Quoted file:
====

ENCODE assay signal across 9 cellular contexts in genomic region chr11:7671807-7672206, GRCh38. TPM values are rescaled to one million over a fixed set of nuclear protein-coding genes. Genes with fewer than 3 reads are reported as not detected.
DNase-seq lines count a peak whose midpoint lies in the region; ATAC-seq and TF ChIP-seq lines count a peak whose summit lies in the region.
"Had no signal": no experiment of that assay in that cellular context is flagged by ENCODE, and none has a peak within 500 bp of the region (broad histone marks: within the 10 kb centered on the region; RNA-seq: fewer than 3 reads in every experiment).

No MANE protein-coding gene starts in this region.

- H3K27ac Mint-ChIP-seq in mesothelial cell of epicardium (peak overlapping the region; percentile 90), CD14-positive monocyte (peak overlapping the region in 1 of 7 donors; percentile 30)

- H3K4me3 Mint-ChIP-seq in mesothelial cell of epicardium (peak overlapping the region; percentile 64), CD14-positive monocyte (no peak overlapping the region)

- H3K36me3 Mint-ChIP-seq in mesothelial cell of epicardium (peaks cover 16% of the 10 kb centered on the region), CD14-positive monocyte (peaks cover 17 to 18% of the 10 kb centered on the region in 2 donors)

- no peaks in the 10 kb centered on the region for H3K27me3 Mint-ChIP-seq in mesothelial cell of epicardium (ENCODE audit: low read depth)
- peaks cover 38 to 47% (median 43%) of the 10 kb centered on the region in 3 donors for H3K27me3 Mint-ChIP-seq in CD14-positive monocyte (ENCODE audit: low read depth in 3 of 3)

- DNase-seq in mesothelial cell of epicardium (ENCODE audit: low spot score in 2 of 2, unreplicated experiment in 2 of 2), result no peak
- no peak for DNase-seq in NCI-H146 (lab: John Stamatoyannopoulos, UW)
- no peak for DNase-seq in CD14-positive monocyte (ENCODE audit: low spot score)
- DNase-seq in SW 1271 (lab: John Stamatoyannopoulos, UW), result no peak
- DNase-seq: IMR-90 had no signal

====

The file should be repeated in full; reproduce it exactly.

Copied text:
ENCODE assay signal across 9 cellular contexts in genomic region chr11:7671807-7672206, GRCh38. TPM values are rescaled to one million over a fixed set of nuclear protein-coding genes. Genes with fewer than 3 reads are reported as not detected.
DNase-seq lines count a peak whose midpoint lies in the region; ATAC-seq and TF ChIP-seq lines count a peak whose summit lies in the region.
"Had no signal": no experiment of that assay in that cellular context is flagged by ENCODE, and none has a peak within 500 bp of the region (broad histone marks: within the 10 kb centered on the region; RNA-seq: fewer than 3 reads in every experiment).

No MANE protein-coding gene starts in this region.

- H3K27ac Mint-ChIP-seq in mesothelial cell of epicardium (peak overlapping the region; percentile 90), CD14-positive monocyte (peak overlapping the region in 1 of 7 donors; percentile 30)

- H3K4me3 Mint-ChIP-seq in mesothelial cell of epicardium (peak overlapping the region; percentile 64), CD14-positive monocyte (no peak overlapping the region)

- H3K36me3 Mint-ChIP-seq in mesothelial cell of epicardium (peaks cover 16% of the 10 kb centered on the region), CD14-positive monocyte (peaks cover 17 to 18% of the 10 kb centered on the region in 2 donors)

- no peaks in the 10 kb centered on the region for H3K27me3 Mint-ChIP-seq in mesothelial cell of epicardium (ENCODE audit: low read depth)
- peaks cover 38 to 47% (median 43%) of the 10 kb centered on the region in 3 donors for H3K27me3 Mint-ChIP-seq in CD14-positive monocyte (ENCODE audit: low read depth in 3 of 3)

- DNase-seq in mesothelial cell of epicardium (ENCODE audit: low spot score in 2 of 2, unreplicated experiment in 2 of 2), result no peak
- no peak for DNase-seq in NCI-H146 (lab: John Stamatoyannopoulos, UW)
- no peak for DNase-seq in CD14-positive monocyte (ENCODE audit: low spot score)
- DNase-seq in SW 1271 (lab: John Stamatoyannopoulos, UW), result no peak
- DNase-seq: IMR-90 had no signal